Robert C. Blitt is Professor of Law at the University of Tennessee Knoxville
At first glance, extending the Tomos to a newly established Orthodox Church of Ukraine (OCU) may appear to have emerged with lightning speed, particularly in the traditionally deliberative world of Orthodox Christianity. But the reality attests to a much longer campaign to secure autocephaly for Ukraine, and to a larger, ever-seething rift among Orthodox churches over canonical legitimacy and control.
The Long Reach of U.S. Foreign Policy and the Tomos
Boosters and detractors of OCU autocephaly are divided over claims of government interference in the process of issuing the Tomos. An assessment of the effectiveness of Ukrainian and Russian government intervention is set aside for another occasion, though indications are plain intervention was the norm rather than the exception. In the case of the United States, some outside observers have claimed the U.S. government manipulated the Ecumenical Patriarch with millions of dollars in bribes to foster a schism in the Orthodox world, and that consequently, “the State Department, will have the blood of the little Ukrainian grandmothers and old men on [their] hands.” Parties more intimately engaged, including high-level officials from the Russian government and the Moscow Patriarchate, have espoused similar claims, if couched in more diplomatic terms.
Russian Foreign Minister Sergei Lavrov decried the “provocations” being “plotted” by Patriarch Bartholomew with Washington’s “direct and open support.” President Putin blasted as “absolutely unacceptable” and “an outrage” U.S. conversations with Ukraine about autocephaly, and speculated that Bartholomew’s main motive, aside from being responsive to U.S. pressure, was to bring Ukraine into subjugation “and make money on it.” From the Moscow Patriarchate, Patriarch Kirill lambasted U.S. diplomats for advancing a “concrete political goal” intended to “tear apart the last connection” between Russians and Ukrainians. Channeling Russia’s foreign minister, Metropolitan Hilarion (Alfeyev), head of the Church’s external relations department, similarly denounced U.S. involvement as a plot to destroy the Russian Orthodox Church by wresting Ukraine from the Moscow’s Patriarchate’s self-defined canonical territory.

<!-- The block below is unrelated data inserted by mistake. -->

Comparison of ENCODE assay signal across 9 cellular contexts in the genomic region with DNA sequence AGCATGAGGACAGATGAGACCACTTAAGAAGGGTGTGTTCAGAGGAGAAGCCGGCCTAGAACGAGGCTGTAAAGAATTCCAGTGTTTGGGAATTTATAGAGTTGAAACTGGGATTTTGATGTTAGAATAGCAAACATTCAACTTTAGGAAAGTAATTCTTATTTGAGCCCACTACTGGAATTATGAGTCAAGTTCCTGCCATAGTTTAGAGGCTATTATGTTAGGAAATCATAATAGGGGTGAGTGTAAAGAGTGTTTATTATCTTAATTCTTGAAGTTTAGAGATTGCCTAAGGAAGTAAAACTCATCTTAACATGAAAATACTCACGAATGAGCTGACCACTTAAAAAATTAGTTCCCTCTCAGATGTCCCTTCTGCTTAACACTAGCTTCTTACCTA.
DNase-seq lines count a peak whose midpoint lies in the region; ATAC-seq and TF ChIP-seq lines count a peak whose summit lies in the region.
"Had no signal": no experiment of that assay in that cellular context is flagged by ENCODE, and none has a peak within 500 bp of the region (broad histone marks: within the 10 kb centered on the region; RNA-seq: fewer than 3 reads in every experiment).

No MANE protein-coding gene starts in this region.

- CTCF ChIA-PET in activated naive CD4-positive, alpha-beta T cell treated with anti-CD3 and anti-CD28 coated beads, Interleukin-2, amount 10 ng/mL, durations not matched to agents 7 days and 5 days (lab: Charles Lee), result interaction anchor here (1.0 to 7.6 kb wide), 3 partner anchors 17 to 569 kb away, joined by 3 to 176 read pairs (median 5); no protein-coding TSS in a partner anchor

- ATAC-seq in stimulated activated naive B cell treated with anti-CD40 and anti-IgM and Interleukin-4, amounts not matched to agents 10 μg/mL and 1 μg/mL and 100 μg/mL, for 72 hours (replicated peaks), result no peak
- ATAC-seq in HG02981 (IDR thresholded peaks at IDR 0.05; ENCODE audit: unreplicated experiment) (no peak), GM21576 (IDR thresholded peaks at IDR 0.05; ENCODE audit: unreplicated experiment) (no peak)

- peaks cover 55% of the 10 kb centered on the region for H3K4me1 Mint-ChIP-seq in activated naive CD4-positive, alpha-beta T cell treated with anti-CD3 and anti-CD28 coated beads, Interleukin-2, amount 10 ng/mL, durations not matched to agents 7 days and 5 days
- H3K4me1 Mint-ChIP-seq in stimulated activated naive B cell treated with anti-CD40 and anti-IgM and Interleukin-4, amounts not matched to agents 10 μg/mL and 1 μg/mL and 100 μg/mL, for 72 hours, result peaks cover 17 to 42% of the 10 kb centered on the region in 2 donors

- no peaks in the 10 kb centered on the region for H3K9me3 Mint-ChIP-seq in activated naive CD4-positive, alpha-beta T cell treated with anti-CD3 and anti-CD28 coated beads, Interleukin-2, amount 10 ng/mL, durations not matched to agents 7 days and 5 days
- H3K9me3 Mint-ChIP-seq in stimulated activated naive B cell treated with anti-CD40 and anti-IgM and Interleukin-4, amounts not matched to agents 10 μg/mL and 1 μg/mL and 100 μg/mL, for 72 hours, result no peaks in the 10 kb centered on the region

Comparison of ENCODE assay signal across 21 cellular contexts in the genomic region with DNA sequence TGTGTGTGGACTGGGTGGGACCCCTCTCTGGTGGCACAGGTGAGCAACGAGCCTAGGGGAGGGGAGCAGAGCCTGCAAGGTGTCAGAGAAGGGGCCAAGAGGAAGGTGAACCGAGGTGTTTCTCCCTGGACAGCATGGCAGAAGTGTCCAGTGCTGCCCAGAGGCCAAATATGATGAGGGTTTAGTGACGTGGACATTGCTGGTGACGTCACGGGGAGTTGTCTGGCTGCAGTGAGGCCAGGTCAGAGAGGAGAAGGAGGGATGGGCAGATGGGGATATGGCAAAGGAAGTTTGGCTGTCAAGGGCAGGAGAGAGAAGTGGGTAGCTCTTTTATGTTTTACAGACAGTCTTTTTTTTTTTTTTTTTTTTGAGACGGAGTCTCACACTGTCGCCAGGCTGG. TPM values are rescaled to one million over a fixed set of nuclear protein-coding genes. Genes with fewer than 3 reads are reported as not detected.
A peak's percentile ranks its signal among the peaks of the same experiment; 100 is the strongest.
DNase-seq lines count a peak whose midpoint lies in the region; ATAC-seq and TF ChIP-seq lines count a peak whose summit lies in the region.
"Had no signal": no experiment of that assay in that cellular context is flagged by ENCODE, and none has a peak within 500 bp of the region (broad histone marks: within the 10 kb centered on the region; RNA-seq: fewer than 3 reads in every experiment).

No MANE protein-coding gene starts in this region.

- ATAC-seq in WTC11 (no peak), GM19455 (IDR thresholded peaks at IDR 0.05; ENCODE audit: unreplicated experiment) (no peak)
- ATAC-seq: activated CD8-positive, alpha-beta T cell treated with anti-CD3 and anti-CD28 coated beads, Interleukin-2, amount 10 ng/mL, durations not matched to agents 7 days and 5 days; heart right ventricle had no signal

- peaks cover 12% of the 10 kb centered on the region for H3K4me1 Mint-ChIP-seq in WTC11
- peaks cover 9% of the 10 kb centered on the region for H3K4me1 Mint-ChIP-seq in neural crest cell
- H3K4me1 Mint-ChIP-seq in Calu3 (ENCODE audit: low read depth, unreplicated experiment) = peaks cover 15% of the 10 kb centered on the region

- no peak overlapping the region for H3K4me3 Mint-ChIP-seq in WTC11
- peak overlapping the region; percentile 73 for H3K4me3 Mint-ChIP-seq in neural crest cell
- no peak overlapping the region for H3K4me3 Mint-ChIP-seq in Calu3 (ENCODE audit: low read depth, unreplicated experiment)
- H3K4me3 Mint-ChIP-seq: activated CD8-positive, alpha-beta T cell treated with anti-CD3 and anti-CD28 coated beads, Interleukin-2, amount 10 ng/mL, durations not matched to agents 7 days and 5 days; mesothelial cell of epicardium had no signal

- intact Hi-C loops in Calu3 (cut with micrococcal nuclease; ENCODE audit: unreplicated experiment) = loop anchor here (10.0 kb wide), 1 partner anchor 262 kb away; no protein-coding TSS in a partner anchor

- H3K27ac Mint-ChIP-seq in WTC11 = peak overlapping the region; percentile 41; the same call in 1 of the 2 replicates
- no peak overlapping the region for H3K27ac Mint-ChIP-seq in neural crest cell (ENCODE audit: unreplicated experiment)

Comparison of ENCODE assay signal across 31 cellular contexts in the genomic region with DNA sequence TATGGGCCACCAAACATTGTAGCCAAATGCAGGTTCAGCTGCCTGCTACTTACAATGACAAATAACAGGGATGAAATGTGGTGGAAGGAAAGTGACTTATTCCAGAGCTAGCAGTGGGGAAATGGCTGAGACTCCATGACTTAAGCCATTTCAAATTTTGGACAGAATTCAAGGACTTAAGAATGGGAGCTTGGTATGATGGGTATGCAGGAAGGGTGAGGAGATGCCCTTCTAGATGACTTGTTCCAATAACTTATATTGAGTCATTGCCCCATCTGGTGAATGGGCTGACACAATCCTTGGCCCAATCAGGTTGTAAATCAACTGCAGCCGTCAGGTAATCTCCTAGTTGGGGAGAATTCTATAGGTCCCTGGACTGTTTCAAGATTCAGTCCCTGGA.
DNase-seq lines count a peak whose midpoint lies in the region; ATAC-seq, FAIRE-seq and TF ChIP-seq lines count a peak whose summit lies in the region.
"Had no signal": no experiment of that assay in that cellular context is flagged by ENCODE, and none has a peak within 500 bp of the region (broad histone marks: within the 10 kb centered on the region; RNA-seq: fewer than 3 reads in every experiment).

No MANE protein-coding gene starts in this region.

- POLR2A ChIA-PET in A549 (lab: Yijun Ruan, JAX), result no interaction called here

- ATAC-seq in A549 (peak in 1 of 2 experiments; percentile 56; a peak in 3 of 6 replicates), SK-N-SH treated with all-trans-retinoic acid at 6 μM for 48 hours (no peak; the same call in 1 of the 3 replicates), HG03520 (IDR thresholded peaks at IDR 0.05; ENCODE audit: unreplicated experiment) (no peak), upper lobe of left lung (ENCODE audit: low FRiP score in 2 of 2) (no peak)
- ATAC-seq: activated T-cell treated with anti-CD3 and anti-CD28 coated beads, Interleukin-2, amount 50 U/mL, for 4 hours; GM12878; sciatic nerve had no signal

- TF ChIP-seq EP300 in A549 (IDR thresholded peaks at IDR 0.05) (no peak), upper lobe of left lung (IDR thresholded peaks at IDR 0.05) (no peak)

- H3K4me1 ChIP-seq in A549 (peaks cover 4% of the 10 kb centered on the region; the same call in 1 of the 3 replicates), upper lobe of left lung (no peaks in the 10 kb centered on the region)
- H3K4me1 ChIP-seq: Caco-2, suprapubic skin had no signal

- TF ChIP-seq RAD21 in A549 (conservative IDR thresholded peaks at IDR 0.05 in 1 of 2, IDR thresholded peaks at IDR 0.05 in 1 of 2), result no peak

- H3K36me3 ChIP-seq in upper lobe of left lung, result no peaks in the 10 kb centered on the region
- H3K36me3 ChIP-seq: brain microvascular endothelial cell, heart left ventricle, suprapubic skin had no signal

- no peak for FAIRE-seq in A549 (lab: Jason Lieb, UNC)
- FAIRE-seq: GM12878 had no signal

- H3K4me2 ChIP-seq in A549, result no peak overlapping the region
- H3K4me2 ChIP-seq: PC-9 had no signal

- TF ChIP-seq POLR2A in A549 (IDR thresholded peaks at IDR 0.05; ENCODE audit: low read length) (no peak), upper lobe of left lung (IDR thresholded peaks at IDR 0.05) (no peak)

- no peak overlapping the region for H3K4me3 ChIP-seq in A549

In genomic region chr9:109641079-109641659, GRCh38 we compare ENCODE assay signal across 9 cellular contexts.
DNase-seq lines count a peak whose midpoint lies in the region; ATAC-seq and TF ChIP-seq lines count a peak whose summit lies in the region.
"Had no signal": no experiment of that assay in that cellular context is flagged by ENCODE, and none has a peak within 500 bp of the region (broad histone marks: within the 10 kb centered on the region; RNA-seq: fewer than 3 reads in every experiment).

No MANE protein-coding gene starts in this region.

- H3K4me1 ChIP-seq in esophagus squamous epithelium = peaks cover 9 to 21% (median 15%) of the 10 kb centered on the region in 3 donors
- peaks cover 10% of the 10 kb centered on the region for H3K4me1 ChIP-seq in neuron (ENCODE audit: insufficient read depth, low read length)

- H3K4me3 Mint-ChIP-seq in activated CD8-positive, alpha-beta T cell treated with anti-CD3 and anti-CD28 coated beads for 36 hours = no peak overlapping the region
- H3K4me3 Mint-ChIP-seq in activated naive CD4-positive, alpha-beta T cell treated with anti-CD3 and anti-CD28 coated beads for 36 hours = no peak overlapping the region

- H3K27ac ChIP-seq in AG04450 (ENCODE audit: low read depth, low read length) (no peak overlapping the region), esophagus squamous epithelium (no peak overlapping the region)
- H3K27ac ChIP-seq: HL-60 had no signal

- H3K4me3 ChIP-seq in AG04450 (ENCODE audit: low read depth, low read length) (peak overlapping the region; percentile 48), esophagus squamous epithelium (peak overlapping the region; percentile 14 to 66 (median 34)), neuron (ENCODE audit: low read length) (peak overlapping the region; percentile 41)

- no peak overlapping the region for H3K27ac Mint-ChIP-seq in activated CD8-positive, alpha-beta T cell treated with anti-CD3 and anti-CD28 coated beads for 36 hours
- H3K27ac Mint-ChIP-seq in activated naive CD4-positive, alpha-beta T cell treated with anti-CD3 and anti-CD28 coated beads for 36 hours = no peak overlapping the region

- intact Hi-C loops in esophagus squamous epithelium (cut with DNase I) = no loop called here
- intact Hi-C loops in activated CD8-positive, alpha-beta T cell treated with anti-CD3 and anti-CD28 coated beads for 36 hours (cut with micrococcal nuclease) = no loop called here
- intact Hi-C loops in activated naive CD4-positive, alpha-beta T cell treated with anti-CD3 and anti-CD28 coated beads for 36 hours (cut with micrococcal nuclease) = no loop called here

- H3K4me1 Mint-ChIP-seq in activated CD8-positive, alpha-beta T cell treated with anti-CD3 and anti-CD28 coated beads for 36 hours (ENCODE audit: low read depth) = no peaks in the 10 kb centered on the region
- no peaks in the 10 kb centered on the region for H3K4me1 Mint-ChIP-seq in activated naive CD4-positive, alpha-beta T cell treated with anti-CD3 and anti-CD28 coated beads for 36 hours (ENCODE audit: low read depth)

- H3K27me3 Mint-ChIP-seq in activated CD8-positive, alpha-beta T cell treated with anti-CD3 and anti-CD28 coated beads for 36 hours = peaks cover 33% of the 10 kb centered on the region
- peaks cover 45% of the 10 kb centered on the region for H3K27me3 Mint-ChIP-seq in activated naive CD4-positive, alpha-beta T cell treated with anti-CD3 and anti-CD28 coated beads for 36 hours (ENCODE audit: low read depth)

“… An Internal Church Matter”
The specter of government interference in what should be autonomous church dealings is a justifiable basis for concern. As part of the basket of rights flowing from the principle of freedom of thought, conscience and religion or belief, international norms stress the need for states to act in a neutral and impartial manner, and to enable religious associations to regulate their internal affairs free from state intervention. This obligation includes respecting the right to “establish and maintain communications with individuals and communities in matters of religion and belief at the national and international levels,” and ensuring autonomy to decide fundamental questions relating to, among other things, structure, leadership, internal rules, and doctrine.
Precisely what role, if any, did alleged U.S. “plotting” play in interfering with the Ecumenical Patriarchate’s decision to grant autocephaly? Public comments issued by a variety of State Department actors do not appear to substantiate claims of interference. One of the earliest such statements came during an OSCE Human Dimension Implementation Meeting in September 2018, shortly after the Ecumenical Patriarch dispatched two exarchs to Ukraine in preparation for the granting of autocephaly. In response to a Russian assertion that the United States exerted pressure on churches and meddled to instigate a schism, Ambassador Michael Kozak noted that “any decision on autocephaly is an internal church matter.” A State Department spokesperson later supplemented this terse rejoinder, expressing respect for “the ability of Ukraine’s Orthodox religious leaders and followers to pursue autocephaly according to their beliefs” and support for Ukraine “as it charts its own path and makes its own decisions and associations, free of external interference.”
Several weeks later, the Ecumenical Patriarchate renewed its decision to proceed with the granting of Autocephaly to the Orthodox Church of Ukraine. Asked about whether this decision might prompt violence, then U.S. special envoy to Ukraine Kurt Volker, responded: “That would be a terrible thing, and we certainly would not want to see that. Concerning [autocephaly,] that is clearly a decision for the Ecumenical Patriarch Bartholomew and it’s a religious decision…we support the aspirations of whatever people to practice their religion as they wish to and to have the freedom and the recognition in doing so and to do so peacefully.” Secretary of State Pompeo later reiterated this view, while at the same time urging “Church and government officials to actively promote [tolerance, restraint, and understanding] in connection with the move towards the establishment of an autocephalous Ukrainian Orthodox Church.” The U.S. Ambassador at large for religious freedom repeated these remarks a week later.